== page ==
Who do you love?

What might be the defining visible characteristic of one who follows Christ?

Interesting question, isn’t it? Many will automatically respond with faith, or having Jesus in your heart, or being faithful. But none of those, in itself, is a visible characteristic. All must be demonstrated by action.

Jesus and the writers of the New Testament recorded many characteristics of those who are today called Christians.  It seems to me that the single, most emphasized, characteristic mentioned over and over is . . . love.

Think about it.

Jesus used an Old Testament passage to teach about our obligation to love God, as in Mark 12:30. “Love the Lord your God with all your heart and with all your soul and with all your mind and with all your strength.”

Jesus redefined the relationship among his followers when he said, in John 13:34-35, “A new command I give you: Love one another. As I have loved you, so you must love one another. By this everyone will know that you are my disciples, if you love one another.”

Sometimes that is not a very easy thing to do, but it’s not a choice, it’s a command.

As hard as that might be, love, according to Jesus, goes beyond the family of faith. While noting the command to love God is the greatest, Jesus said the second greatest is “love your neighbor as yourself.”

That raises the bar. But that’s not where it stops.

“I tell you, love your enemies and pray for those who persecute you, that you may be children of your Father in heaven” (Matthew 5:44-45).

In each of these examples, the Greek word for love is agapao. This is not a love of brotherly affection or emotional connection. Rather, agapao or agape love seeks the best for its object. This love is not based on feelings, but a determined act of the will, a deliberate joyful resolve to put the welfare of others above our own.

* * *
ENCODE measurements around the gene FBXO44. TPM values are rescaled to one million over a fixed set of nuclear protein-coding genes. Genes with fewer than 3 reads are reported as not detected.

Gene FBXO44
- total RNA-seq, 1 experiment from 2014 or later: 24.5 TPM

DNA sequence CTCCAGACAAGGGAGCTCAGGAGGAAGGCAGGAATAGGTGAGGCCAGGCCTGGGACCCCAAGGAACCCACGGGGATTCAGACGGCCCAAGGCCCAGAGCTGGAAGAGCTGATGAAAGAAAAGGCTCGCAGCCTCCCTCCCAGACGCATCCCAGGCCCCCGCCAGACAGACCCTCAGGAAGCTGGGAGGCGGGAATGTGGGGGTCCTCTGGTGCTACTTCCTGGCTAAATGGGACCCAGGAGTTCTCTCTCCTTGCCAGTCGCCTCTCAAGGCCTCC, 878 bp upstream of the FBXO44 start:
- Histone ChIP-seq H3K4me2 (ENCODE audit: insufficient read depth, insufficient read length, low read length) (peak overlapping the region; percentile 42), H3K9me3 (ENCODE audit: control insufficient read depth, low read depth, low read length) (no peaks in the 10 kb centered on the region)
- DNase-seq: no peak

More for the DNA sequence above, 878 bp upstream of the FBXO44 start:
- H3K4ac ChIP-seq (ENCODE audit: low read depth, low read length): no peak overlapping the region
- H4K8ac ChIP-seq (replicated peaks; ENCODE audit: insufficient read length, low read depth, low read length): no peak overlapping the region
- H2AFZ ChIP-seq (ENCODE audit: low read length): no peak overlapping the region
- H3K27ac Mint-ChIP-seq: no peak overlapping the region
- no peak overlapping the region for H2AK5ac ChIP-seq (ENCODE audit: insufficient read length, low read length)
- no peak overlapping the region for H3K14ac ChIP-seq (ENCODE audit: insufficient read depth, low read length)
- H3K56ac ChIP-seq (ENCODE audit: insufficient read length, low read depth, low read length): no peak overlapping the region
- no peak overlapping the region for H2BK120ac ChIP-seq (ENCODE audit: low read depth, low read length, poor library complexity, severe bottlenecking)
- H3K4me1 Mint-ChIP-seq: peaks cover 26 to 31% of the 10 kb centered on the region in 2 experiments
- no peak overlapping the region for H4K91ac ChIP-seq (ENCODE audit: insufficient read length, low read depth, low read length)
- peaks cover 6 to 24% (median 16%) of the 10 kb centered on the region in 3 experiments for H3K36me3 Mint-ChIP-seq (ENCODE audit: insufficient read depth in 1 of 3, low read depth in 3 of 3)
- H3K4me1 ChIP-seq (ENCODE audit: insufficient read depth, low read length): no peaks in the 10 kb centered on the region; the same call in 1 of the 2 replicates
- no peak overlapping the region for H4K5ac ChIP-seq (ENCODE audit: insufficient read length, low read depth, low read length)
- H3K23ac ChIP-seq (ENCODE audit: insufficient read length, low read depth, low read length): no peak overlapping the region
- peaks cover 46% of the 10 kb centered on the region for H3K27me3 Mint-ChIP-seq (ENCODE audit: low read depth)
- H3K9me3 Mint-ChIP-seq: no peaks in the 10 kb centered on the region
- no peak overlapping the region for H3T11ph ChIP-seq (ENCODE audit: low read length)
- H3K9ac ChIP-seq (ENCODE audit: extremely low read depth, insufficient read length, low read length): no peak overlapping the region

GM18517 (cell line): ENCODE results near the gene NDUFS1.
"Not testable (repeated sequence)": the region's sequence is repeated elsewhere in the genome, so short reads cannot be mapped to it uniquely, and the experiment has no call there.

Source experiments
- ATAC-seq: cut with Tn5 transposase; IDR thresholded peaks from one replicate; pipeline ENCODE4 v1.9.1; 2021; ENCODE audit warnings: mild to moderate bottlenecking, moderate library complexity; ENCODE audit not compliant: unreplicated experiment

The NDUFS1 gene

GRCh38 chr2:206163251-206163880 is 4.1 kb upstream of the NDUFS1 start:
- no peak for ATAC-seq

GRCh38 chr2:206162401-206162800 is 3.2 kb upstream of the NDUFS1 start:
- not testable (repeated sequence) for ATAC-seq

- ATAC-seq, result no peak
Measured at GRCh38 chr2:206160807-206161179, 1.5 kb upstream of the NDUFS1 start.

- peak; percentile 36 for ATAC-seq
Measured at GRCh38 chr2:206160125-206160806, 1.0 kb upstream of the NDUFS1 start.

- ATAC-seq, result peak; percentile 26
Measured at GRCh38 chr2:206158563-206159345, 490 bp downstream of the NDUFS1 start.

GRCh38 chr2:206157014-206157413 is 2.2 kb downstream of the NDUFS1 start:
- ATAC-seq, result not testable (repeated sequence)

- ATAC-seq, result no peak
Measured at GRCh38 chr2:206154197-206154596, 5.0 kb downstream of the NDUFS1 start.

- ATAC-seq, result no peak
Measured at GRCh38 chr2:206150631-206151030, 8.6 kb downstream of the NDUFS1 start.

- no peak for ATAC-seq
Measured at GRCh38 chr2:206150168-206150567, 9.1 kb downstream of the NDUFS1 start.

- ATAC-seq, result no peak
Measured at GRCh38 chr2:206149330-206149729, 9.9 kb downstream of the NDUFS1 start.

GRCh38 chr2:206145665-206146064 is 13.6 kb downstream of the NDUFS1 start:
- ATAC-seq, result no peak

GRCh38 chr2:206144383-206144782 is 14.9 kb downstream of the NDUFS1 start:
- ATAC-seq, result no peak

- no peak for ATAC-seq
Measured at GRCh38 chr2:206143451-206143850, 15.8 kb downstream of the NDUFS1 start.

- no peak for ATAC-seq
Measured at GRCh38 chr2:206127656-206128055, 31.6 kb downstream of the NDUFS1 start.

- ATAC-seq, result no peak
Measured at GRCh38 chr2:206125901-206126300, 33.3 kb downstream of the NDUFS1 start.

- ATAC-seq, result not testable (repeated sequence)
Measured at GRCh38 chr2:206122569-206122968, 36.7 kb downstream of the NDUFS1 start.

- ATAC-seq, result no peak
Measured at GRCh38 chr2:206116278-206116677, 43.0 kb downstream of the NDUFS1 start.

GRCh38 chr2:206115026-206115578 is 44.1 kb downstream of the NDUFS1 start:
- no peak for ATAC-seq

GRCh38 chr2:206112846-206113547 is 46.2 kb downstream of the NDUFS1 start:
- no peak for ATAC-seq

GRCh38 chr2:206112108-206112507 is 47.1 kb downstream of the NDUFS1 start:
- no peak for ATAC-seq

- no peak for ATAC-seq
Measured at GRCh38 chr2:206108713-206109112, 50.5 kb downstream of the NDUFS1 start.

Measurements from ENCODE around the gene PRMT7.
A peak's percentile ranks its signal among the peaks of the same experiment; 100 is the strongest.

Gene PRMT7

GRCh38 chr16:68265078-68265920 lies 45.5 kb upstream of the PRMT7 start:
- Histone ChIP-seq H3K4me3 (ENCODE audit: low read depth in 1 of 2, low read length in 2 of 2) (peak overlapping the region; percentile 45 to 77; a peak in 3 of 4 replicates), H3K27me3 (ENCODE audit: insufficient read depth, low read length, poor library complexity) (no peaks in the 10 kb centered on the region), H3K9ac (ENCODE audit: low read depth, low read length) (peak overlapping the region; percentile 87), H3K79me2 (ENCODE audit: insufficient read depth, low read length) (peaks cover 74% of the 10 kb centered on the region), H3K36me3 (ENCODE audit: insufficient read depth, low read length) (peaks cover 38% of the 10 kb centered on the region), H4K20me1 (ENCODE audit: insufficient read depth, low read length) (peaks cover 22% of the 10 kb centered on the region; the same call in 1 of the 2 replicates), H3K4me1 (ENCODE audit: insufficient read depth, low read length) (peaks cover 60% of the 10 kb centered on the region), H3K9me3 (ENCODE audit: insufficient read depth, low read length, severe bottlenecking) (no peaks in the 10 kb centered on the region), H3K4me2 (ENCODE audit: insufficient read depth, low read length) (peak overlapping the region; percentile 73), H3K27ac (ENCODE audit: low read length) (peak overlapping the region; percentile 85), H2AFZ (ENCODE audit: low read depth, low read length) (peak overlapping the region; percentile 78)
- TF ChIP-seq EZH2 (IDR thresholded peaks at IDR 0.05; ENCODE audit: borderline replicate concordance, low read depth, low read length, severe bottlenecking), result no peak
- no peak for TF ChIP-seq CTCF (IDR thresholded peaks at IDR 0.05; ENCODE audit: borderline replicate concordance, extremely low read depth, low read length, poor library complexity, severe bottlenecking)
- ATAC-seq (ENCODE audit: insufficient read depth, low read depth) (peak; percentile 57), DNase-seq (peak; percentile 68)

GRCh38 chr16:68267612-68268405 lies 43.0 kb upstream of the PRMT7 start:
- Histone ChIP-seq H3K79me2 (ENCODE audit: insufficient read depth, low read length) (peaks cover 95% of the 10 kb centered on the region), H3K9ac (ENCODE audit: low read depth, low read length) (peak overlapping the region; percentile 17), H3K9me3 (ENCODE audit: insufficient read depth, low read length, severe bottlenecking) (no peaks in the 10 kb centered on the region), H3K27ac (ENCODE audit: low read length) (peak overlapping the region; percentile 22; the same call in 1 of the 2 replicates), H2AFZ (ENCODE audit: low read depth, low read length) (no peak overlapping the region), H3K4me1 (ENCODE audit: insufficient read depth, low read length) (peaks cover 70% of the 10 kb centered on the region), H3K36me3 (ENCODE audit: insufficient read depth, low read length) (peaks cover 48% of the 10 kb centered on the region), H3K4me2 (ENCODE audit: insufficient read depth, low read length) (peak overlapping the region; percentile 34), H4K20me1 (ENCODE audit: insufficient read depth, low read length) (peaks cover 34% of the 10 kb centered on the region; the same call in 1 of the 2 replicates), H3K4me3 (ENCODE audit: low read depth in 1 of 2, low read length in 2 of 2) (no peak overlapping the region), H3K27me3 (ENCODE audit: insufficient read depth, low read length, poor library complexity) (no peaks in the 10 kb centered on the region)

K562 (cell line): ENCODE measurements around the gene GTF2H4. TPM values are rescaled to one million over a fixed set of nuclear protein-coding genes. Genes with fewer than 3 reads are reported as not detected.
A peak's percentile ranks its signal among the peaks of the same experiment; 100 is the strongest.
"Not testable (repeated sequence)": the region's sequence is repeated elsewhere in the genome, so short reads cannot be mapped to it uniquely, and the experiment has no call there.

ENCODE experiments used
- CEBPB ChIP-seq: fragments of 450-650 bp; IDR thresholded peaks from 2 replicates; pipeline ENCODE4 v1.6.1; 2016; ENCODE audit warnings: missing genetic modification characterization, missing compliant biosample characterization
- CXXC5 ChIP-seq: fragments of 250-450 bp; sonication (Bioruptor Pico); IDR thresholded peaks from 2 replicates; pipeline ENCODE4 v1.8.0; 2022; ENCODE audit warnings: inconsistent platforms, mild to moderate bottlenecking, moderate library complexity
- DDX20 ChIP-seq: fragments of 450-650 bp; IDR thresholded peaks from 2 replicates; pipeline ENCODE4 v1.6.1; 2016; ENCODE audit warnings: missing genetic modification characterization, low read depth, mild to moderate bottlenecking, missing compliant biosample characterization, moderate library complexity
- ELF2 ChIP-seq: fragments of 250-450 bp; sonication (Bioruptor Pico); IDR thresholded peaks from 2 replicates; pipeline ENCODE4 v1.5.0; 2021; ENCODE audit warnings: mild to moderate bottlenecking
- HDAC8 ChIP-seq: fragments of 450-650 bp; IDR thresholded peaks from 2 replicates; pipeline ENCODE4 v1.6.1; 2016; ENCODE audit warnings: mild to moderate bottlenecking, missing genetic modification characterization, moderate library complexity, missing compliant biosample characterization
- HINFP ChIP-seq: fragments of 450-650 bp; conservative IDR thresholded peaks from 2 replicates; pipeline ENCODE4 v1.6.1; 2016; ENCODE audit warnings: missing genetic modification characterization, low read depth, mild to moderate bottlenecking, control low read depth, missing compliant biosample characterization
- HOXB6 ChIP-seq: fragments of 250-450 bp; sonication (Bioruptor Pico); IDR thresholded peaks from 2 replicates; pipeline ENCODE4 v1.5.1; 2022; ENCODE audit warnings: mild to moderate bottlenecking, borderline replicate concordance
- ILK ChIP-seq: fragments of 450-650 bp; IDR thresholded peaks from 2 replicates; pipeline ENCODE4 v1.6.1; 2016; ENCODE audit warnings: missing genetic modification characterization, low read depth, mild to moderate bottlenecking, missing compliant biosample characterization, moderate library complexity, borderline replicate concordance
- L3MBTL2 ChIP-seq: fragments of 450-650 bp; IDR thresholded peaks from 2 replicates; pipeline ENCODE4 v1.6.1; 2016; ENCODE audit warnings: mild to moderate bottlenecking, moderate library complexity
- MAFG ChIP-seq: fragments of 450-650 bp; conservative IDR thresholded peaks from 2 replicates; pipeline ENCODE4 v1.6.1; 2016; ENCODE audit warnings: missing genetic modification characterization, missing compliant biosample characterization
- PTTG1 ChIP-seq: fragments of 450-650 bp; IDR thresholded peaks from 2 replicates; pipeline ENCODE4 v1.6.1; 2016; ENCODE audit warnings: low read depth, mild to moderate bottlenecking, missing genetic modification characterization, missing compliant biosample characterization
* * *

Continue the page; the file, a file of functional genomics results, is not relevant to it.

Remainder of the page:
Isn’t this essentially what Paul wrote in 1 Corinthians 13? “Love is patient, love is kind. It does not envy, it does not boast, it is not proud. It does not dishonor others, it is not self-seeking, it is not easily angered, it keeps no record of wrongs. Love does not delight in evil but rejoices with the truth. It always protects, always trusts, always hopes, always perseveres.”

It seems to me that we might have forgotten that love is central to our Christian faith. Love for our God, love for our family of faith, love for those around us, and even love towards those we consider to be our enemies.

If Jesus said we are to love as he loved us, how then did he love? Looking at his interactions with others, we see that He willingly related with all kinds -- sinners, tax collectors, Pharisees, Sadducees, Romans, Samaritans, fisherman, women, children -- with no regard for society’s view of the respectable. Jesus loved these people and treated them out of that love.

No matter how we might feel about politics, race, religion, or the many other divisions in today's world, we must look past the issues to the people involved. We must love them and we must demonstrate that love in ways they can see, understand, and to which they can respond. Anything less is a deliberate rejection of the lordship of the God who “so loved the world that he gave his only son . . .”